paralysis is surprisingly common
Roughly one in 50 Americans has some degree of paralysis, and five times more people than doctors thought are living with a spinal cord injury — nearly 1.3 million — says a startling study released this week. It's a largely hidden population that neither the government nor medical organizations have attempted to fully count, and the findings promise to help health authorities understand the scope of need. "Paralysis is not rare," said Dr. Edwin Trevathan, disabilities chief at the U.S. Centers for Disease Control and Prevention, which helped design the study. "These data demand that we recommit . . . to help this population." Almost 5.6 million people have some degree of paralysis. Stroke and spinal cord injury are the leading causes, but they also include multiple sclerosis, brain injuries, birth defects, surgical complications and a list of other ailments. That's about 30 percent higher than previous estimates.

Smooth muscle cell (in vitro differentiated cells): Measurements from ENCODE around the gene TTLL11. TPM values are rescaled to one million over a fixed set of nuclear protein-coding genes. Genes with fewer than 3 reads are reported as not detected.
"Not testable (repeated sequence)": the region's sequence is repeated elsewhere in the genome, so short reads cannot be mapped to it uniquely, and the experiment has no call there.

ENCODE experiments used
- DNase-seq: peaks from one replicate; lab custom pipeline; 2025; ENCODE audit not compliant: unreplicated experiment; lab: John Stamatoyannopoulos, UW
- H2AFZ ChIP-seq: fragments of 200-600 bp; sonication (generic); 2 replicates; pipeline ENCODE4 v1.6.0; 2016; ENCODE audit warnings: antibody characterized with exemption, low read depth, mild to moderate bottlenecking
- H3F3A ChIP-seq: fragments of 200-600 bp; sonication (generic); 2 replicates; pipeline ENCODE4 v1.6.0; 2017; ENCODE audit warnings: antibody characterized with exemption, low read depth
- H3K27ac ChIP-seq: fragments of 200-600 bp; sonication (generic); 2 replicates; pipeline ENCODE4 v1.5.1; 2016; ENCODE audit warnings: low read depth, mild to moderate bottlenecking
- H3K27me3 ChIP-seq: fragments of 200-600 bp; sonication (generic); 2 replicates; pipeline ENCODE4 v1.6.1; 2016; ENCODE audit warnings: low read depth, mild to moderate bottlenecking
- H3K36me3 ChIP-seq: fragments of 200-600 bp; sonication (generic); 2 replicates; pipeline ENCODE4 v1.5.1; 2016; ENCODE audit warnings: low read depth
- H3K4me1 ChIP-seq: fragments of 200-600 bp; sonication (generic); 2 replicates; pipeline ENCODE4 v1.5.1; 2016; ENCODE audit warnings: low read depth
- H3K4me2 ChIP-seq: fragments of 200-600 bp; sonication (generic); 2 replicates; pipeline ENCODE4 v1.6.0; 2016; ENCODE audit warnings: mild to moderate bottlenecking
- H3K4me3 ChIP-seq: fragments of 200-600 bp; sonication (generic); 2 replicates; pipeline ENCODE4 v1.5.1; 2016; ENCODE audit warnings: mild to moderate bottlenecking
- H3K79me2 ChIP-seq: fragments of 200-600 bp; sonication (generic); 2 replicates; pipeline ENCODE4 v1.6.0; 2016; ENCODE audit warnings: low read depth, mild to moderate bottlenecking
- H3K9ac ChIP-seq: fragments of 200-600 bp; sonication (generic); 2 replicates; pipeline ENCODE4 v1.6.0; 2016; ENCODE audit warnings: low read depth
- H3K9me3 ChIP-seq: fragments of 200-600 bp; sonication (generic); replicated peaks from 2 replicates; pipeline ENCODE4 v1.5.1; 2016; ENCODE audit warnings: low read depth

On the calendar
The Reproductive Medicine Group invites women and their partners to learn more about stress and infertility and the latest in-vitro fertilization advances from 8 a.m. to 3 p.m. Saturday at the New Beginnings Fertility Conference, at the Sheraton Suites hotel, 4400 W Cypress St., Tampa. Free. For reservations, call Pat Hincher at (813) 676-8861 or e-mail email@example.com.
Note to readers
Have you used a Web site that rates doctors and other health professionals? The sites go by such names as RateMDs.com and checkMD.com, or are included in more general rating sites such as Angie's List. If you've used a Web site to help choose a doctor, or if you've ever posted comments online about a recent doctor visit, we want to hear from you.
We're also interested if a doctor you've visited recently has asked you to sign an agreement forbidding you from posting comments about him or her online.
Contact health reporter Richard Martin at (727) 893-8330 or firstname.lastname@example.org.